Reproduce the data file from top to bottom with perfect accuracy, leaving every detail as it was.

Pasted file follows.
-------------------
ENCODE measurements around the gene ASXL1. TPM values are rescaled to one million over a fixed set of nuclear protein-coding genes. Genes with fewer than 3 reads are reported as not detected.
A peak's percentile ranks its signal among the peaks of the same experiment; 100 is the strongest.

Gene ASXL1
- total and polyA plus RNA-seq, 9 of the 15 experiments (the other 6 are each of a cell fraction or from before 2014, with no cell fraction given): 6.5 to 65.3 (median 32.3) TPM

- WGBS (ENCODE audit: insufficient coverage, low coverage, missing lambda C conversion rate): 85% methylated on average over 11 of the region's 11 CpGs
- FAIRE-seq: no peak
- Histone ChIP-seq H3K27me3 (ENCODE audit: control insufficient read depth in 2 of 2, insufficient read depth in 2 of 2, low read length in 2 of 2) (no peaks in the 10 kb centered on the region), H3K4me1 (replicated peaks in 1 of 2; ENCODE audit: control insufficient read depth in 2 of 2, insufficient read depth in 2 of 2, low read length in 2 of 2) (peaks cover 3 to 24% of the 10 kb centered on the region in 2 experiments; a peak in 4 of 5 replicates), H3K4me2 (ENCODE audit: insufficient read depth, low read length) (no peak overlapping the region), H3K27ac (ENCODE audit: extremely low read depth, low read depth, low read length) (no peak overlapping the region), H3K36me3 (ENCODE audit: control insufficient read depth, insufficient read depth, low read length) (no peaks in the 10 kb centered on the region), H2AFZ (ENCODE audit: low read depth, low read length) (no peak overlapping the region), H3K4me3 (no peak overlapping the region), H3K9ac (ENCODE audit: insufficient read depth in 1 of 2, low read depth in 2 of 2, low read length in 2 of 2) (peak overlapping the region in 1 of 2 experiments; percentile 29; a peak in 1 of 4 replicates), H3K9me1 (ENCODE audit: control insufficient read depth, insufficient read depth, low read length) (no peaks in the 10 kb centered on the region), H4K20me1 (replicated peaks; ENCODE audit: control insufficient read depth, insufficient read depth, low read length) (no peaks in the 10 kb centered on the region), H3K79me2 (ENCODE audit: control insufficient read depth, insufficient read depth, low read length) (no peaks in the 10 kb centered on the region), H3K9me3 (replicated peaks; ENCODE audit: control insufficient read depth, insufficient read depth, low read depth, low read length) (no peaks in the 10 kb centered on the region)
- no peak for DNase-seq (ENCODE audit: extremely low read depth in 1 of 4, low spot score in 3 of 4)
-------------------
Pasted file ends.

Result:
ENCODE measurements around the gene ASXL1. TPM values are rescaled to one million over a fixed set of nuclear protein-coding genes. Genes with fewer than 3 reads are reported as not detected.
A peak's percentile ranks its signal among the peaks of the same experiment; 100 is the strongest.

Gene ASXL1
- total and polyA plus RNA-seq, 9 of the 15 experiments (the other 6 are each of a cell fraction or from before 2014, with no cell fraction given): 6.5 to 65.3 (median 32.3) TPM

- WGBS (ENCODE audit: insufficient coverage, low coverage, missing lambda C conversion rate): 85% methylated on average over 11 of the region's 11 CpGs
- FAIRE-seq: no peak
- Histone ChIP-seq H3K27me3 (ENCODE audit: control insufficient read depth in 2 of 2, insufficient read depth in 2 of 2, low read length in 2 of 2) (no peaks in the 10 kb centered on the region), H3K4me1 (replicated peaks in 1 of 2; ENCODE audit: control insufficient read depth in 2 of 2, insufficient read depth in 2 of 2, low read length in 2 of 2) (peaks cover 3 to 24% of the 10 kb centered on the region in 2 experiments; a peak in 4 of 5 replicates), H3K4me2 (ENCODE audit: insufficient read depth, low read length) (no peak overlapping the region), H3K27ac (ENCODE audit: extremely low read depth, low read depth, low read length) (no peak overlapping the region), H3K36me3 (ENCODE audit: control insufficient read depth, insufficient read depth, low read length) (no peaks in the 10 kb centered on the region), H2AFZ (ENCODE audit: low read depth, low read length) (no peak overlapping the region), H3K4me3 (no peak overlapping the region), H3K9ac (ENCODE audit: insufficient read depth in 1 of 2, low read depth in 2 of 2, low read length in 2 of 2) (peak overlapping the region in 1 of 2 experiments; percentile 29; a peak in 1 of 4 replicates), H3K9me1 (ENCODE audit: control insufficient read depth, insufficient read depth, low read length) (no peaks in the 10 kb centered on the region), H4K20me1 (replicated peaks; ENCODE audit: control insufficient read depth, insufficient read depth, low read length) (no peaks in the 10 kb centered on the region), H3K79me2 (ENCODE audit: control insufficient read depth, insufficient read depth, low read length) (no peaks in the 10 kb centered on the region), H3K9me3 (replicated peaks; ENCODE audit: control insufficient read depth, insufficient read depth, low read depth, low read length) (no peaks in the 10 kb centered on the region)
- no peak for DNase-seq (ENCODE audit: extremely low read depth in 1 of 4, low spot score in 3 of 4)